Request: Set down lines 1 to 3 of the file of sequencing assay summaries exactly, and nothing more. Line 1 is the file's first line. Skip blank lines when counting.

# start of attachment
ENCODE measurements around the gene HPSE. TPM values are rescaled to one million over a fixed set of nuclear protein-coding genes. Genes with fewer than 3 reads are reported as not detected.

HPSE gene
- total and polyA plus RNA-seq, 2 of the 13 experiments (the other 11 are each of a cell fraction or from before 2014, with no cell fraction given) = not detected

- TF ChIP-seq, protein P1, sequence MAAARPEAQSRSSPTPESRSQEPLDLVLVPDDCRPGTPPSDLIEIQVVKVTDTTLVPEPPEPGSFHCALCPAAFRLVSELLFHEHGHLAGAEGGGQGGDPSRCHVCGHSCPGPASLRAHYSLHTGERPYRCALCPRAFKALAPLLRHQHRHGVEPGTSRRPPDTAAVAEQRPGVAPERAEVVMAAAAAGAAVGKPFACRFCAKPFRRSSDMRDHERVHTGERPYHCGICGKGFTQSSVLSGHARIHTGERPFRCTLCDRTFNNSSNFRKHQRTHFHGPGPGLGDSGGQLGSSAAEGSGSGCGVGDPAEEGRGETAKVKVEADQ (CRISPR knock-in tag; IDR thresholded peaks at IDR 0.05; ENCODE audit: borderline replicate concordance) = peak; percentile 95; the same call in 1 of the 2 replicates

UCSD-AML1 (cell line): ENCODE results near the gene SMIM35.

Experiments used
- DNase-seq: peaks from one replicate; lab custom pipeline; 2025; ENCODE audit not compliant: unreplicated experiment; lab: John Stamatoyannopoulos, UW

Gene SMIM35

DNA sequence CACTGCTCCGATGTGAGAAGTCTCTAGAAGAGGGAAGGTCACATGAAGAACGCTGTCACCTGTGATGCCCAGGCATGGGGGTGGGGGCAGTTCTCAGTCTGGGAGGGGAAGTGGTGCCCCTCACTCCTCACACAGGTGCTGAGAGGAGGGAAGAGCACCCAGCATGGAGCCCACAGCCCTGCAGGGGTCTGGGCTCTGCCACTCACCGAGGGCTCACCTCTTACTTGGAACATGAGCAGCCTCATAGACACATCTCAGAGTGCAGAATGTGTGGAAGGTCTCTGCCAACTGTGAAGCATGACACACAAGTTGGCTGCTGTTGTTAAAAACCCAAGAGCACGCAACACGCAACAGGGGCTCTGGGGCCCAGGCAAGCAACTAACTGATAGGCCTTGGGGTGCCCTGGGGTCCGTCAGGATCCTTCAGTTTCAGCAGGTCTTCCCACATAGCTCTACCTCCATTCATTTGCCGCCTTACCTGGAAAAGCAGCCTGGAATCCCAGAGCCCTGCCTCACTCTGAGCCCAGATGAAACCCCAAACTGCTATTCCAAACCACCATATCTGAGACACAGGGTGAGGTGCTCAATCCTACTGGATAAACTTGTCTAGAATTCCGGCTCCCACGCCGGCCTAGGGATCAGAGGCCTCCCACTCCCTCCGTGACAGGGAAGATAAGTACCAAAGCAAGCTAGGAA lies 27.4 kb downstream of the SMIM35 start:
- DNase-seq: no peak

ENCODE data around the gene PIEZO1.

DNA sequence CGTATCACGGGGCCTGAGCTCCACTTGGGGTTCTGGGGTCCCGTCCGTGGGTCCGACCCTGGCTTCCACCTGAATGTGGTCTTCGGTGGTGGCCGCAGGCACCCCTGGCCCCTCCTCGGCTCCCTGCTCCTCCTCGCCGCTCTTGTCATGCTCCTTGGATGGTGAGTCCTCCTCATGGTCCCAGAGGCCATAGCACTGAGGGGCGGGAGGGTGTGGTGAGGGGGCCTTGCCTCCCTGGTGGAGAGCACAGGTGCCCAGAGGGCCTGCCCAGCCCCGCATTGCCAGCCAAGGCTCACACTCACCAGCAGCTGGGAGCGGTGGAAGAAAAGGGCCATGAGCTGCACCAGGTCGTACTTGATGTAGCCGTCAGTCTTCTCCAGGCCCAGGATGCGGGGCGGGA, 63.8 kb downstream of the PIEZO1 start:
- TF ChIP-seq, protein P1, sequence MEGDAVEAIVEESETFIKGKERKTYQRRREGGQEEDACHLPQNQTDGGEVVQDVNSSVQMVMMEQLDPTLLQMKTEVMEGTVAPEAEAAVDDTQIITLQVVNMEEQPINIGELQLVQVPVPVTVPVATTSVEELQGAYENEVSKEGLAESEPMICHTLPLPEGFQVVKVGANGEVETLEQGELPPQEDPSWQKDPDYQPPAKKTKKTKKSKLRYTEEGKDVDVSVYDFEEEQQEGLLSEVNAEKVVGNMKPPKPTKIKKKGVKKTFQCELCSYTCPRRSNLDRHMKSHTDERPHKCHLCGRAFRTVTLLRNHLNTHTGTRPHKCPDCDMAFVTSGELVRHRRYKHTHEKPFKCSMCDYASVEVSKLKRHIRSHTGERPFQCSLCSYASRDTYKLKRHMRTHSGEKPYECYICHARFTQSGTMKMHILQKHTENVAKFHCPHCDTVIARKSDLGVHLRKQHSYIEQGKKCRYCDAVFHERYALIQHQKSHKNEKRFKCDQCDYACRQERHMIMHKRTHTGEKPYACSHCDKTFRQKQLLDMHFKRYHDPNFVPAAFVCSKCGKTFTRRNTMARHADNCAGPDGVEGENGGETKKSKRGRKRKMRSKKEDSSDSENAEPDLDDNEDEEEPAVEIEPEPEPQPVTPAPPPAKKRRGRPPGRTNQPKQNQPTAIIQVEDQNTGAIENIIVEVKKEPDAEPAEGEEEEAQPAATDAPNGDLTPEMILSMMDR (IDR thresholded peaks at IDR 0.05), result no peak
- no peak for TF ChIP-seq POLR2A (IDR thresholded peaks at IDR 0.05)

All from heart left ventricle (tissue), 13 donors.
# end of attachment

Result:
ENCODE measurements around the gene HPSE. TPM values are rescaled to one million over a fixed set of nuclear protein-coding genes. Genes with fewer than 3 reads are reported as not detected.

HPSE gene
- total and polyA plus RNA-seq, 2 of the 13 experiments (the other 11 are each of a cell fraction or from before 2014, with no cell fraction given) = not detected